Technology drives K-12 school changes for energy efficiency, sustainability
Updates, COVID and tech trends are shifting the way K-12 schools are designed. Here’s a look at the topic of energy efficiency, sustainability and renewable energy systems
- Luis Alvarez, PE, Electrical Engineer, Associate, Page, Austin, Texas
- David Bonaventure, PE, CEM, Principal, Salas O’Brien LLC, Baton Rouge, Louisiana
- Lawrin T. Ellis, PE, LEED AP, Managing Principal, TLC Engineering Solutions Inc., Fort Myers, Florida
- Keith Hammerschmidt, PE, Senior Project Manager, RTM Engineer Consultants, Overland Park, Kansas
- Scott Peck, PE, Vice President, Peter Basso Associates, Troy, Michigan
What level of performance are you being asked to achieve, such as WELL Building Standards, U.S. Green Building Council LEED certification, net zero energy, RESET or other guidelines?
Lawrin T. Ellis: While we have designed a fair number of U.S. Green Building Council LEED schools, including the first LEED Certified elementary school in Florida in 2008, most districts have not pursued any certification due to associated perceived costs. However, we, as a matter course, automatically incorporate sustainability throughout our designs. We began introducing WELL concepts a couple of years ago, but it’s still a conceptual discussion.
Keith Hammerschmidt: RTM has designed schools to LEED certified and net zero capable. The LEED certified schools were designed in the Kansas City area and the net zero school was designed in Springfield, Missouri. In either design it was a combination of working with the entire design team to ensure all aspects of the design were selected based on sustainable design principles. For the LEED project, we worked with the architect to ensure walls and windows were properly designed with proper R-values and placement of windows for best daylight without increasing solar heat gain to the space. A sustainable building can only be achieved from a whole team approach and not just the mechanical or architectural team.
What unusual systems or features are being requested to make such projects more energy efficient?
Lawrin T. Ellis: Due to favorable incentives and energy tariffs with one of the state utilities, we have and continue to design thermal energy storage systems. Up until 2012, the bulk of the systems used static ice TES. However, in 2012 we introduce chilled water storage as more efficient and long-term cost effective alternative. One local district has gone exclusively to chilled water storage TES, to the point of changing static ice to chilled water storage during maintenance replacement of the ice. The goal is more focused on the energy cost savings as opposed to the energy efficiency. However, the chilled water storage systems overall are more energy efficient than the static ice.
Describe a recent project in which the building envelope was complex or unique.
Lawrin T. Ellis: Collier County High School GGG, currently under construction, has an incredibly complex envelope geometry. We use IES VE-Pro for loads and energy modeling and accurately capturing the envelope’s angular geometry, fins with recessed windows, covered open concourses and multitiered construction required time and careful attention to accurately model. In addition, changes through design development and early construction documents provided continuous challenges for our structural design team.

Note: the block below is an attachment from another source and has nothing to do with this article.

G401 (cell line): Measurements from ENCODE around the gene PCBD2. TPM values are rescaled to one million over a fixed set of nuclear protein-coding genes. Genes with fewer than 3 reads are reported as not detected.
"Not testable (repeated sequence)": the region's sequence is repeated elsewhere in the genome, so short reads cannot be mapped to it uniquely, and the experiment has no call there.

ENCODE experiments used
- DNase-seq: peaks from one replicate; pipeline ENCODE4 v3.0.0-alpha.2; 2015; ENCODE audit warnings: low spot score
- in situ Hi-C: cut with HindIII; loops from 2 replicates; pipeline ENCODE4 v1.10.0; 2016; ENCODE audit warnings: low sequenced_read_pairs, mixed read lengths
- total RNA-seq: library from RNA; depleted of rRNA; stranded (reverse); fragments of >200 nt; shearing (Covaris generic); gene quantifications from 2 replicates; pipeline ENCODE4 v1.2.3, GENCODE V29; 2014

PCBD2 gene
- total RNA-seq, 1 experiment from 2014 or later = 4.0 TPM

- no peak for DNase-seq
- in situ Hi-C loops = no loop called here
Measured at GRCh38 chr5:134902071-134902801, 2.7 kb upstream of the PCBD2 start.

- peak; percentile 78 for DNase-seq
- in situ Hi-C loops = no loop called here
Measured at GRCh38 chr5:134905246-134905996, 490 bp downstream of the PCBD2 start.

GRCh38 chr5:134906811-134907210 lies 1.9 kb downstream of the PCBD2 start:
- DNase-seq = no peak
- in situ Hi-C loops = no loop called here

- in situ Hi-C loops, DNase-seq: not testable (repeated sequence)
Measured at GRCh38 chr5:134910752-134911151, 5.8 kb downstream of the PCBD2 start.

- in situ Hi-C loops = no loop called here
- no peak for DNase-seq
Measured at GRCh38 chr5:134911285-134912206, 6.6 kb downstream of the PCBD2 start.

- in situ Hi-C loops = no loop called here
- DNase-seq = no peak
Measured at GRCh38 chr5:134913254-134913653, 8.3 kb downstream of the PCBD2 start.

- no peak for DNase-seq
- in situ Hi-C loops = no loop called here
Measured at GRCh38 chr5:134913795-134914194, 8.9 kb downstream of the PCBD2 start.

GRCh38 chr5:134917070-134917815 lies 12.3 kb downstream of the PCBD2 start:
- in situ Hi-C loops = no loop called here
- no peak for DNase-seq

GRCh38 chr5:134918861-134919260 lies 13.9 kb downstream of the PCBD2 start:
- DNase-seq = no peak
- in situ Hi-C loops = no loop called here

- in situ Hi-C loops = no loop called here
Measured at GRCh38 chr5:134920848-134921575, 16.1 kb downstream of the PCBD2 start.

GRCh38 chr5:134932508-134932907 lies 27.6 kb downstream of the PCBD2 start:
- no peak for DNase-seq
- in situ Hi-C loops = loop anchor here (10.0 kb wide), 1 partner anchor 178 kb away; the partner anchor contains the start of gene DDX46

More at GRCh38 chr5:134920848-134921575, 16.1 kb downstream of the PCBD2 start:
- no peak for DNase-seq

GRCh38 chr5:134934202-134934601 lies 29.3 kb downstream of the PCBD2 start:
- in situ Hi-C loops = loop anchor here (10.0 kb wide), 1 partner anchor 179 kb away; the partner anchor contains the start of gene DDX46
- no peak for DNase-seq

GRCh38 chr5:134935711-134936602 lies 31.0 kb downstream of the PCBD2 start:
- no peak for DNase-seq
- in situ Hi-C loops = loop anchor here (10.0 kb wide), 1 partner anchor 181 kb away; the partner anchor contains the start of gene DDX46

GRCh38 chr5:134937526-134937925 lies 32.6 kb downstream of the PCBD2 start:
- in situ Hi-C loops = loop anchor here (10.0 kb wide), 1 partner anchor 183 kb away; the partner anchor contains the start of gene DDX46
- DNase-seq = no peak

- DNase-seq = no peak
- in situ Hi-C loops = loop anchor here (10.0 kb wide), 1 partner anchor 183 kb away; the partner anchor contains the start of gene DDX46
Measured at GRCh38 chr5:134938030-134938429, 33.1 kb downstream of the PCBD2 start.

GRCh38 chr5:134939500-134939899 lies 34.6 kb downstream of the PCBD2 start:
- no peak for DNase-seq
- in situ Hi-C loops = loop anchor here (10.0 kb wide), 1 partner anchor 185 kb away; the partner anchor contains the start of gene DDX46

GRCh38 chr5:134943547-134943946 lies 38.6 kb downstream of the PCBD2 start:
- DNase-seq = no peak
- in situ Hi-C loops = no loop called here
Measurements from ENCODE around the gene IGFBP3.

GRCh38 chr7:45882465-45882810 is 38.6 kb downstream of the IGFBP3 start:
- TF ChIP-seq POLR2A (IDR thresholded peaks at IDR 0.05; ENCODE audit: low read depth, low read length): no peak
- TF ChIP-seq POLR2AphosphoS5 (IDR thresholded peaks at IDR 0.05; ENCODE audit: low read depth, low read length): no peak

What types of sustainable features or concerns might you encounter for these buildings that you wouldn’t on other projects?
Lawrin T. Ellis: Other than security and student safety, both being key on most public-sector projects, we mostly use the same sustainability approaches and practices.
What types of renewable or alternative energy systems have you recently specified to provide power?
Lawrin T. Ellis: We’ve provided studies and preliminary design concepts for photovoltaics and solar thermal systems. The most significant was a PV system feasibility study that effectively provided net zero for an elementary and middle school on a shared campus. However, due to costs and available funding levels for public schools in Florida, the only design that moved forward was a solar thermal system for a local middle school about 12 years ago.
What value-add items are you adding these kinds of facilities to make the buildings perform at a higher and more efficient level?
Lawrin T. Ellis: To the extent that budgets will allow, we optimize the envelope, use LED lighting throughout, specify high-efficiency equipment and optimize controls to minimize energy consumption. There are more opportunities to employ lighting controls, energy recovery, instantaneous gas water heaters for kitchens and gym lockers in wealthier school districts.
How have energy recovery products evolved to better assist in designing these projects?
Lawrin T. Ellis: With respect to air-to-air devices, the cross-flow fixed enthalpy cores are preferred because they virtually eliminate the cross-contamination and purge associated with enthalpy wheels. We have used multipass for increased efficiency on LEED campuses. We also occasionally use heat-recovery chillers when we have small process loads, but that is not typical.
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